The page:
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Nissan's Ghosn crisis

Japan asks US to hand over ex-Green Beret who helped Ghosn

Michael Taylor and son face charges for smuggling ex-Nissan boss to Lebanon

Former Nissan chairman Carlos Ghosn in Beirut, Lebanon, where he now lives, in January.   © Reuters

NEW YORK -- Japan has officially asked the U.S. to extradite an ex-Green Beret and his son for their alleged role in the cross-border escape of Carlos Ghosn, the former Nissan Motor chief who fled Tokyo last year while on bail awaiting trial on financial misconduct charges.

The U.S. State Department received the extradition requests for Michael Taylor and son Peter Taylor, Justice Department officials said in a Thursday filing.

On Friday morning in Japan, the Tokyo District Public Prosecutors Office announced the request, saying, "We will do our best to help expedite the extradition process."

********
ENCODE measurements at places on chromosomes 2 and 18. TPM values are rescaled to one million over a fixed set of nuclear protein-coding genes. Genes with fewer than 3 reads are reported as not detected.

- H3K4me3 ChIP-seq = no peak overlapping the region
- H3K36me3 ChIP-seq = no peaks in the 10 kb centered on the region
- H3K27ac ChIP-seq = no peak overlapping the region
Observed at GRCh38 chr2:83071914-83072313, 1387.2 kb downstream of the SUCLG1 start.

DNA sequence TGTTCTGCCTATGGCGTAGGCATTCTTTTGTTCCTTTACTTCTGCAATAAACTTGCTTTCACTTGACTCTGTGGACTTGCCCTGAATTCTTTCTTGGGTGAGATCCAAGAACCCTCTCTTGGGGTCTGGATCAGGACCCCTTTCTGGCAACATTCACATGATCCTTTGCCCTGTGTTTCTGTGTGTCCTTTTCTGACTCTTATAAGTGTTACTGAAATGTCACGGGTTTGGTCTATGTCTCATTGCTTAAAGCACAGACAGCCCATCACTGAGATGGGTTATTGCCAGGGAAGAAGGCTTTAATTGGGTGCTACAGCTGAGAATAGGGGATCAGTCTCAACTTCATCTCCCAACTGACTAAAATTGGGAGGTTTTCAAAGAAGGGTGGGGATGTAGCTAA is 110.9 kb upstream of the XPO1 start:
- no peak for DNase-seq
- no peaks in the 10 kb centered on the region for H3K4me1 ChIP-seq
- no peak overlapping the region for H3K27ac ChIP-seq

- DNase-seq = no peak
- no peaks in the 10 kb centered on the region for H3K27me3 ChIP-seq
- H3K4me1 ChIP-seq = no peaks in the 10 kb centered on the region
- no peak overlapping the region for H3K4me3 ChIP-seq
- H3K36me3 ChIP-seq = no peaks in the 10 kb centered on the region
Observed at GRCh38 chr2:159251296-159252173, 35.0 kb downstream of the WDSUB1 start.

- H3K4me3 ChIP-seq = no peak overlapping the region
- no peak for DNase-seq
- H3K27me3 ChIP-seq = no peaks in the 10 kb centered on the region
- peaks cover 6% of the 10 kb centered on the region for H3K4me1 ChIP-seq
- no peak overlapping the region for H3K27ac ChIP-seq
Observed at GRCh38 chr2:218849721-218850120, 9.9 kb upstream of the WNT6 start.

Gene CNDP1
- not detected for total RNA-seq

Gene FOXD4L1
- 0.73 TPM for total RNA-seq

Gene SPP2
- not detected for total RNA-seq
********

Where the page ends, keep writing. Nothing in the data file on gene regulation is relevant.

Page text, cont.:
The pair, accused of helping Ghosn escape to Lebanon in a box this past December, were arrested in Massachusetts in late May.

U.S. court documents allege that Peter Taylor checked into the Grand Hyatt Tokyo on Dec. 28 -- the day before the escape -- citing surveillance camera images and hotel records.

The next day, Michael Taylor and George-Antoine Zayek -- another individual wanted by Japanese authorities -- flew to Japan's Kansai International Airport from Dubai with two large black boxes, per the documents, citing Japanese immigration records.

The two then allegedly went to Tokyo to rendezvous with Ghosn at the Hyatt. After traveling to Osaka on a bullet train with the two, Ghosn was smuggled onto a private plane in one of the boxes -- which passed airport security without being checked. The jet flew to Turkey, and then on to Lebanon.

On Dec. 31, Ghosn announced that he had arrived in Beirut.

Japan first issued a warrant for the arrest of Michael Taylor on Jan. 30. Lebanon, where Ghosn now lives, does not have an extradition treaty with Japan. But the U.S. does.

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